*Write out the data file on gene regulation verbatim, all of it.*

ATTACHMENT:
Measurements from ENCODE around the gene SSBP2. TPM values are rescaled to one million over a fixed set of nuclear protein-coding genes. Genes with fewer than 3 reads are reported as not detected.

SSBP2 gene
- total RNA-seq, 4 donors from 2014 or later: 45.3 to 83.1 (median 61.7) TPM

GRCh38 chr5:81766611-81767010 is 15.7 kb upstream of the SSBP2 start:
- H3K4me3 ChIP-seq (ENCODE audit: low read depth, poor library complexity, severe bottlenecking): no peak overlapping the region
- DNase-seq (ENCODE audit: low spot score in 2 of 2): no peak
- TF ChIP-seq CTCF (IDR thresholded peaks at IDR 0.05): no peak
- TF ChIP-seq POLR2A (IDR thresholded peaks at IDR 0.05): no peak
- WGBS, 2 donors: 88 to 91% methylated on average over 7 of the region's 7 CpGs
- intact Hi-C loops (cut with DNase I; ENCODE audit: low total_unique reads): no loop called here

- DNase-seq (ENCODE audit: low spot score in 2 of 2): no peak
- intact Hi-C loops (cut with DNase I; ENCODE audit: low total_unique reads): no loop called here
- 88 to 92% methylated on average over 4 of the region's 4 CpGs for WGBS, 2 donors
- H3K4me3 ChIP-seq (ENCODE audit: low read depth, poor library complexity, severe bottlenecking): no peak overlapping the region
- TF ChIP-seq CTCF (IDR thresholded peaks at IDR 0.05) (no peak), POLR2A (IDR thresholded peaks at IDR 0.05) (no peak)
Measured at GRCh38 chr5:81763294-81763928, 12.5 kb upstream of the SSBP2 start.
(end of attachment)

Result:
Measurements from ENCODE around the gene SSBP2. TPM values are rescaled to one million over a fixed set of nuclear protein-coding genes. Genes with fewer than 3 reads are reported as not detected.

SSBP2 gene
- total RNA-seq, 4 donors from 2014 or later: 45.3 to 83.1 (median 61.7) TPM

GRCh38 chr5:81766611-81767010 is 15.7 kb upstream of the SSBP2 start:
- H3K4me3 ChIP-seq (ENCODE audit: low read depth, poor library complexity, severe bottlenecking): no peak overlapping the region
- DNase-seq (ENCODE audit: low spot score in 2 of 2): no peak
- TF ChIP-seq CTCF (IDR thresholded peaks at IDR 0.05): no peak
- TF ChIP-seq POLR2A (IDR thresholded peaks at IDR 0.05): no peak
- WGBS, 2 donors: 88 to 91% methylated on average over 7 of the region's 7 CpGs
- intact Hi-C loops (cut with DNase I; ENCODE audit: low total_unique reads): no loop called here

- DNase-seq (ENCODE audit: low spot score in 2 of 2): no peak
- intact Hi-C loops (cut with DNase I; ENCODE audit: low total_unique reads): no loop called here
- 88 to 92% methylated on average over 4 of the region's 4 CpGs for WGBS, 2 donors
- H3K4me3 ChIP-seq (ENCODE audit: low read depth, poor library complexity, severe bottlenecking): no peak overlapping the region
- TF ChIP-seq CTCF (IDR thresholded peaks at IDR 0.05) (no peak), POLR2A (IDR thresholded peaks at IDR 0.05) (no peak)
Measured at GRCh38 chr5:81763294-81763928, 12.5 kb upstream of the SSBP2 start.